Benfleet School Reception Centre For Flood Victims 1953

A Teacher's Memories of the Canvey flood


On this particular Sunday afternoon some friends had told me the news that Canvey Island was flooded and schools were being opened as rest centres.  I went with Dora Harrison to find out what was happening as the headmaster’s wife, Mrs Wood was concerned as her husband had been contacted very early Sunday morning to open the school. She had not heard from him since then.

We came back from Hadleigh by bus but they were only going as far as the top of Bread and Cheese Hill.  We made our way to the school and found that it had become a reception centre for flood casualties. The WVS were cooking food so we stayed to help. The school became a centre for help, we dried the people out that had been evacuated from Canvey Island and King John School received them from us.  We even gave away PE kit for people to wear.

The WVS cooked breakfast on Monday morning so the men could go to work.  The Authorities were afraid that the bridge over Benfleet Creek would collapse as the Army lorries had been using it.  The railway line at Benfleet was flooded towards Leigh.  We slept on the school dining room tables and we did not get back home until the Wednesday.


Dr Tyndall was a good friend of the school and he spoke on the radio explaining to people what they could do to help. People wanted to assist the displaced persons from Canvey, especially in regard a little baby that was saved called Linda Foster.  I helped sort out the mail that had been sent. There were clothes, letters with money in, sweets and chocolate. There were enough sweets to fill a classroom.  It was all ‘quite amazing – poor people sent postal orders* especially for Linda Foster.’

The Headmasters of Benfleet School, Mr. F. G. Wood and Mr Bert Evans of King John School both received MBEs along with Mr John Denton the headmaster of Hadleigh School who received an OBE for their efforts in relation to the Canvey Floods.  The Queen Mother also visited the school

*A safe way to send money through the post, bought from the Post Office in various denominations plus a fee for their use.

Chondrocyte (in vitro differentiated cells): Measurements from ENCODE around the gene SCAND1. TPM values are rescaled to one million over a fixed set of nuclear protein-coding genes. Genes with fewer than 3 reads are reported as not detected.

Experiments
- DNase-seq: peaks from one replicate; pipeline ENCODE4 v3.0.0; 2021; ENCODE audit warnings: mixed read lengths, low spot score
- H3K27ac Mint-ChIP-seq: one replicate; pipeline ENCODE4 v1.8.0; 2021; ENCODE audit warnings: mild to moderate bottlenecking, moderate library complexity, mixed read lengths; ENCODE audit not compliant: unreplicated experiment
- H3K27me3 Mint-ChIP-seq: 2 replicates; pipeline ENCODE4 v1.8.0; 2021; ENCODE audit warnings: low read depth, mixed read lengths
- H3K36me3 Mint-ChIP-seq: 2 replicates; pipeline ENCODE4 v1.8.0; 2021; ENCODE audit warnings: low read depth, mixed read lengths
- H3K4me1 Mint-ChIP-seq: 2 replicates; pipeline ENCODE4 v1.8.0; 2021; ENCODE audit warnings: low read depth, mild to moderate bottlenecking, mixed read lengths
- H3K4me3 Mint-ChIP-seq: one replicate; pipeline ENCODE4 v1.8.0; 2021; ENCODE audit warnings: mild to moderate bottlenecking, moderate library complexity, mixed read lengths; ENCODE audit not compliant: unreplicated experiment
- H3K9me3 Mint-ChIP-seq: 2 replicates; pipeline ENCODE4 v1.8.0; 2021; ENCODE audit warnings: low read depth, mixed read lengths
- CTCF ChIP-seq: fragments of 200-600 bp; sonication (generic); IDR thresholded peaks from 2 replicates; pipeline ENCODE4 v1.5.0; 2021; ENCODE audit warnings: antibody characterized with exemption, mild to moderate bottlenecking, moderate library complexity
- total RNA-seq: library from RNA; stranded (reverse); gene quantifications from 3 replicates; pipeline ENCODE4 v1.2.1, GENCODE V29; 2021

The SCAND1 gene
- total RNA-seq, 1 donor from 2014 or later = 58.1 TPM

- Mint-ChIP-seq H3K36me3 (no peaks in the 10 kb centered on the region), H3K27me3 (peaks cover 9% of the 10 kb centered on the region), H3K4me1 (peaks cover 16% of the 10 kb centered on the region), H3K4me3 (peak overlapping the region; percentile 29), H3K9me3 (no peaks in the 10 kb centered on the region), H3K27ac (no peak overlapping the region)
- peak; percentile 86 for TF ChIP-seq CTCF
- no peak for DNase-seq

"Britian's Great Flood Disaster"
'Mrs Gwendoline Brown with Ronald (4 months) and Mrs Gloria Budd with Rowland (15months) in the reception centre at Benfleet School. They were among the many refugees from Canvey Island, the most stricken of flood areas.'
'An official at the refugee centre in Benfleet school giving directions to the refugees from Canvey Island.'
Baby Linda Foster, donations for this child were received at Benfleet School.
"Britain's Great Flood Disaster"
'At Benfleet School local volunteer women collect clothing of all kinds for the homeless victims of the floods.
The Queen Mother with the Headmaster Mr Wood at Benfleet School.
Mrs Williams, nee Bass
Photographs From 'Britains Great Flood Diaster' Hank Janson, New Fiction Press, London

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  • As a former pupil of Mrs Williams (then Miss Bass), I have clear memories of the effects of the Canvey floods on both the school and our home life. As Mrs Williams explains, the school was used as a centre for victims of the flood, consequently we children had a ‘holiday’ of several weeks.

    Additionally, local families took in some of those fleeing the flood. My mother’s late grandparents had lived on Canvey Island and, in their memory, she offered to take two old age pensioners. As most people declined to accept either old people or children, there was no difficulty in finding candidates.

    Consequently an elderly couple, who we called ‘auntie’ and ‘uncle’, entered our lives. They were understandably upset with their plight and couldn’t fully grasp what had happened. The lady spoke quite quickly – possibly through nervous energy – and I couldn’t always understand what she was saying. Her husband was more relaxed. He chatted easily with my brother, sister and I, and showed us a few conjuring tricks – which I have since performed to my children and grandchildren!

    Meanwhile my mother helped at the school. She remembers the children’s cloakroom being used for rescued cats, dogs and other pets. It must have been a lively area! ‘Auntie’ and ‘uncle’ spent much of their day at the school. There they ate their midday meal and passed time chatting to other rescuees before returning to our home in the afternoon.

    When, finally, they returned to their own home, and I resumed school, my father kept in touch with the couple. But he felt that the lady never really recovered from the shock of the floods. Eventually she passed away and, feeling the loss of his wife, her husband died soon after.

    By John Brown (12/05/2013)

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